Quimbee logo
DMCA.com Protection Status
  • E
  • Escondido Mutual Water Co. v. La Jolla Band …Escondido Mutual Water Co. v. La Jolla Band of Mission Indians
From our private database of 16,800+ case briefs...

Escondido Mutual Water Co. v. La Jolla Band of Mission Indians

United States Supreme Court
466 U.S. 765 (1984)


Section 4(e) of the Federal Power Act (Act), 16 U.S.C. § 797(e), authorized the Federal Energy Regulatory Commission (FERC) (defendant) to issue licenses for dams and other public works on public lands or reservations, subject to conditions imposed by agencies with jurisdiction over the land. Section 4(e) also required FERC to make a finding that each FERC-issued license would not interfere or be inconsistent with the purpose for which a reservation was created or acquired. The Act defined “reservations” as including tribal and non-tribal lands. Escondido Mutual Water Company (Escondido) (defendant) applied for a license for a hydropower plant located on or near American Indian reservations in Southern California. FERC issued the license without including conditions imposed by the secretary of the interior (secretary). According to FERC, section 4(e) did not require acceptance of the conditions without modification, and FERC’s no-interference-or-inconsistency finding applied only to reservations that were physically occupied by project facilities. The La Jolla Band of Mission Indians and other tribes (plaintiffs) petitioned for review of FERC’s decision to issue a license to Escondido without conditions. The court of appeals reversed FERC’s decision with respect to the secretary’s conditions. The court of appeals also found that “reservations” included water rights, and that FERC’s no-interference-or-inconsistency finding therefore applied to a licensed activity’s effect on tribal water rights. The United States Supreme Court granted certiorari to determine whether the Act’s legislative history or statutory scheme supported the court of appeals’ interpretation of the Act.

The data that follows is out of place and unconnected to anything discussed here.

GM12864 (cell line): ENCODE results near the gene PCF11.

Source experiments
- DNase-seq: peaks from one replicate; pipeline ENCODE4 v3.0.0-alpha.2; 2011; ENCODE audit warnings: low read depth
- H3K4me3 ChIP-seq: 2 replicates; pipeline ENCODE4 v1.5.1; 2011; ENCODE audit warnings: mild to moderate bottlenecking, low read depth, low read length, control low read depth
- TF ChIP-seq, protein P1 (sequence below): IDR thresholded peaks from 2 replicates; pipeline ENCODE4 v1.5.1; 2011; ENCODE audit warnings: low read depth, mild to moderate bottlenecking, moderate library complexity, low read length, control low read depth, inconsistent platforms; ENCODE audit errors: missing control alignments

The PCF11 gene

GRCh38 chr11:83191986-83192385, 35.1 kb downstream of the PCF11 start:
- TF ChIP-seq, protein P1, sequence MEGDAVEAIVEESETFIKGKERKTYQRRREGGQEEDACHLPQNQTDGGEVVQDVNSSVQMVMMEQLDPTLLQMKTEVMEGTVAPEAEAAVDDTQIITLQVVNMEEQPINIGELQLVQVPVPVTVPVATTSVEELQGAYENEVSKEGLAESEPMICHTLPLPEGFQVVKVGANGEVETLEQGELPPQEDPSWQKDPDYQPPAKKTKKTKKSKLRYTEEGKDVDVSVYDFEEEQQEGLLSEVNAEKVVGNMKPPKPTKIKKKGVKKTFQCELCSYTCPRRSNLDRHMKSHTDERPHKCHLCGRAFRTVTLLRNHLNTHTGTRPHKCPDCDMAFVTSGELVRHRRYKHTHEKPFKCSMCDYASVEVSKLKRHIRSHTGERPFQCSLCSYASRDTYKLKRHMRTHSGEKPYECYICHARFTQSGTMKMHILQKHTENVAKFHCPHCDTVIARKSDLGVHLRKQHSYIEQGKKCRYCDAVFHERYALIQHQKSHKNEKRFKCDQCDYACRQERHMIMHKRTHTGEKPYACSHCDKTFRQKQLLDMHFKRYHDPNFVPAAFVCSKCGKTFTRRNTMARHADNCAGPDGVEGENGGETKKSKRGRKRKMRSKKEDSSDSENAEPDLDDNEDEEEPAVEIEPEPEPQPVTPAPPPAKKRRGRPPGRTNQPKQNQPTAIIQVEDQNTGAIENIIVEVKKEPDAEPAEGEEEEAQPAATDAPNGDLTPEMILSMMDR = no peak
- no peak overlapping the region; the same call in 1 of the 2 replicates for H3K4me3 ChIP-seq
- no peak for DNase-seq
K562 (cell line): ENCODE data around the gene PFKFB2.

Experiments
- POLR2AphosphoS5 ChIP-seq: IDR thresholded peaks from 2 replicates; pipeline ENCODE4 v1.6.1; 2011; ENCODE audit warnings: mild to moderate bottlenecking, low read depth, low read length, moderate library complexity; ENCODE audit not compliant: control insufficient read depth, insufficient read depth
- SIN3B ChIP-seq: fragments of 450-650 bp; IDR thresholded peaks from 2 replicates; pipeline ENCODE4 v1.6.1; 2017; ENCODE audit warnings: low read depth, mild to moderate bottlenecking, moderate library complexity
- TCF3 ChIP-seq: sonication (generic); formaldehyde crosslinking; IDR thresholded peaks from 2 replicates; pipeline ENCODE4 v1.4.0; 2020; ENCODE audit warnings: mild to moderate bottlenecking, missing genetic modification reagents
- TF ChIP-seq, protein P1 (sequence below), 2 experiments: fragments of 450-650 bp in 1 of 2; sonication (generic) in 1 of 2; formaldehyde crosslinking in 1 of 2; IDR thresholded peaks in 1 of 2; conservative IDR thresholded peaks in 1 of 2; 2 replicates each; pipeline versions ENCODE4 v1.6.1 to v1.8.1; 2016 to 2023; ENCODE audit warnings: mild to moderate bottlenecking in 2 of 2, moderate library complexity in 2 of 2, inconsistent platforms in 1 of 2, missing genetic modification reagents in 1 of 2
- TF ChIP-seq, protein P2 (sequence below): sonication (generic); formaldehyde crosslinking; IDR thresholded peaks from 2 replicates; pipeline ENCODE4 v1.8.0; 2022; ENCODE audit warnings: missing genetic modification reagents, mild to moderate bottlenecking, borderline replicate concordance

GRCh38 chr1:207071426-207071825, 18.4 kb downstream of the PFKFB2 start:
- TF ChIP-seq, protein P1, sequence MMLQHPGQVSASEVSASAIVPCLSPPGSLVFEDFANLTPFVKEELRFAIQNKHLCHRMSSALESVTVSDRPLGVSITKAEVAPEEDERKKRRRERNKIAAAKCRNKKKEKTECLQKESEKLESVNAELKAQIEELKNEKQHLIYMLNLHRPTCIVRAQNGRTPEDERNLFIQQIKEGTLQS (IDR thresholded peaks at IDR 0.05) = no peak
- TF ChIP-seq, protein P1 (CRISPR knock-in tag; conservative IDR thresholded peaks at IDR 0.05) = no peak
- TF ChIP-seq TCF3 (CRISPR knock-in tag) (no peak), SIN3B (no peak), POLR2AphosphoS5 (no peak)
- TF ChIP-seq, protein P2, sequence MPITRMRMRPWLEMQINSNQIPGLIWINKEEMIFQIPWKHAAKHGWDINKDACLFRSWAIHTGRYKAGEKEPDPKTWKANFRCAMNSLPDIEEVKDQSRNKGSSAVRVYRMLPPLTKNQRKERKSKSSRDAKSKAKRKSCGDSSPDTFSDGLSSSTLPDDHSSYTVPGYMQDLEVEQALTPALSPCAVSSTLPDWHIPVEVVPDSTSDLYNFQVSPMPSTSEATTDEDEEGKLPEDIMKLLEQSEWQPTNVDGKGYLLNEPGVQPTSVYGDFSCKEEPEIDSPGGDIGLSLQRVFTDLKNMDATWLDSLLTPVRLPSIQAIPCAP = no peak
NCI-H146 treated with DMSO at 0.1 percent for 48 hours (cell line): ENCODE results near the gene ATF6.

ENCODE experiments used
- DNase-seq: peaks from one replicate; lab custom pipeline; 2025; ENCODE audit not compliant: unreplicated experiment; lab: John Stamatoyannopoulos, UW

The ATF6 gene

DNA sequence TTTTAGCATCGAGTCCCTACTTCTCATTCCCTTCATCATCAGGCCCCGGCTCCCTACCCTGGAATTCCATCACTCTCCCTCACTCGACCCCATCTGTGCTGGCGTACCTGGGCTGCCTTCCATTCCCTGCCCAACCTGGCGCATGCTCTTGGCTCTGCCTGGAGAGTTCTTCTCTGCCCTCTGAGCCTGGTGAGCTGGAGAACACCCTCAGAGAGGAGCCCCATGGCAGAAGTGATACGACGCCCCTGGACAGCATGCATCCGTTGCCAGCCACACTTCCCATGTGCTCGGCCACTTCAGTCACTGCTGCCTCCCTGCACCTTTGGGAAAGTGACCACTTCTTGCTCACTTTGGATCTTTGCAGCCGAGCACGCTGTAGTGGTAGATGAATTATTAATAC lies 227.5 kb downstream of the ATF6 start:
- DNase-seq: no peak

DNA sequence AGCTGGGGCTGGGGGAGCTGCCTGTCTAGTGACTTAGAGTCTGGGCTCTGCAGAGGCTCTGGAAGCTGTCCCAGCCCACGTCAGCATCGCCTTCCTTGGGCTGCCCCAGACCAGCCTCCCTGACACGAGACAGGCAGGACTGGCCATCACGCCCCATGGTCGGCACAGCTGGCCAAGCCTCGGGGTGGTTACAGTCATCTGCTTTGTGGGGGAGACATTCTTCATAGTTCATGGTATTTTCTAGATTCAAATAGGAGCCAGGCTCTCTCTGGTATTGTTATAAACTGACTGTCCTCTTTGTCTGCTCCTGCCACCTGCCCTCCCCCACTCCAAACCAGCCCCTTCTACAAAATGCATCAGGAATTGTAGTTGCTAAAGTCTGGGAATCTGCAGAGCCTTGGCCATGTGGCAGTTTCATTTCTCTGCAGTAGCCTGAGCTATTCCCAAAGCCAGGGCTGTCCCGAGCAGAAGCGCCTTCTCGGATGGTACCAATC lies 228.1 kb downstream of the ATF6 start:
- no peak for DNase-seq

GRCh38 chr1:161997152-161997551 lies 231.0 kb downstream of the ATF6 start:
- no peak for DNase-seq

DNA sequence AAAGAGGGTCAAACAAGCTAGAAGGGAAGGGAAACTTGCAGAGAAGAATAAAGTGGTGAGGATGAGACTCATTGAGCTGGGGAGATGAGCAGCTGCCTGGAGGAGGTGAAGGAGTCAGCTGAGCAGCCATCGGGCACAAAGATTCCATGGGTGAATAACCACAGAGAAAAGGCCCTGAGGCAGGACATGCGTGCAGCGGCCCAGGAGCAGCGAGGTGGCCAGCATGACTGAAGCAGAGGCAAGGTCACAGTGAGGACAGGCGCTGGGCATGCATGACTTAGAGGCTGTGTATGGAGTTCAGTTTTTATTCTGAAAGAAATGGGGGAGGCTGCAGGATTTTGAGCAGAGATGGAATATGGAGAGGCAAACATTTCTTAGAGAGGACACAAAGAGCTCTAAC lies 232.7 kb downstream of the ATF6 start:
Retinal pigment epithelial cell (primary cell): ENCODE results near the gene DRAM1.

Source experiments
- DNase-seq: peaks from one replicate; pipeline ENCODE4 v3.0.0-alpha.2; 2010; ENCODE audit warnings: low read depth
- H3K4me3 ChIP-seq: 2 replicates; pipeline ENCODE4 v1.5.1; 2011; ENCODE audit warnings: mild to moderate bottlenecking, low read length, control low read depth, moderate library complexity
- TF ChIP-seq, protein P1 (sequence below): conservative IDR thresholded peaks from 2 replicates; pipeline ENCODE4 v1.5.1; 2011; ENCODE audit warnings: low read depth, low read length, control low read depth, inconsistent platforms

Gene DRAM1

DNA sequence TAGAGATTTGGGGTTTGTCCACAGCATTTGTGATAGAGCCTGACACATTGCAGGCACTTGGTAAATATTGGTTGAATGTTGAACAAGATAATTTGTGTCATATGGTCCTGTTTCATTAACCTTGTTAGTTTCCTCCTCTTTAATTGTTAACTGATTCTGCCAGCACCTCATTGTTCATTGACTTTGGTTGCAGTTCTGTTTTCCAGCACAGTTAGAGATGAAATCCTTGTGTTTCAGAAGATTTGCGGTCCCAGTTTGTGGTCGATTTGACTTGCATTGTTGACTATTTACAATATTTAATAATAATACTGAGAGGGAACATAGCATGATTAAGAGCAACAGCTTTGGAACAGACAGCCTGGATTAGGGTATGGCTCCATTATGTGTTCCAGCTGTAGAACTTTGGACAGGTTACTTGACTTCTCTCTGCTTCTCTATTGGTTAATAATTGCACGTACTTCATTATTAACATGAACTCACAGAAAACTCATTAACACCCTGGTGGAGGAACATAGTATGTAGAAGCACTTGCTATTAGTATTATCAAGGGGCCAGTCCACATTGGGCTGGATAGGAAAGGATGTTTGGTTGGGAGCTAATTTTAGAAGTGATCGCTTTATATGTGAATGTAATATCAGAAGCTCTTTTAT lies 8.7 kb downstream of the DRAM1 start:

Rule of Law


Holding and Reasoning (White, J.)

What to do next…

  1. Unlock this case brief with a free (no-commitment) trial membership of Quimbee.

    You’ll be in good company: Quimbee is one of the most widely used and trusted sites for law students, serving more than 450,000 law students since 2011. Some law schools—such as Yale, Vanderbilt, Berkeley, and the University of Illinois—even subscribe directly to Quimbee for all their law students. Read our student testimonials.

  2. Learn more about Quimbee’s unique (and proven) approach to achieving great grades at law school.

    Quimbee is a company hell-bent on one thing: helping you get an “A” in every course you take in law school, so you can graduate at the top of your class and get a high-paying law job. We’re not just a study aid for law students; we’re the study aid for law students. Read more about Quimbee.

Here's why 450,000 law students have relied on our case briefs:

  • Written by law professors and practitioners, not other law students. 16,800 briefs, keyed to 224 casebooks. Top-notch customer support.
  • The right amount of information, includes the facts, issues, rule of law, holding and reasoning, and any concurrences and dissents.
  • Access in your classes, works on your mobile and tablet. Massive library of related video lessons and high quality multiple-choice questions.
  • Easy to use, uniform format for every case brief. Written in plain English, not in legalese. Our briefs summarize and simplify; they don’t just repeat the court’s language.

Questions & Answers

Have a question about this case?

Sign up for a free 7-day trial and ask it

Sign up for a FREE 7-day trial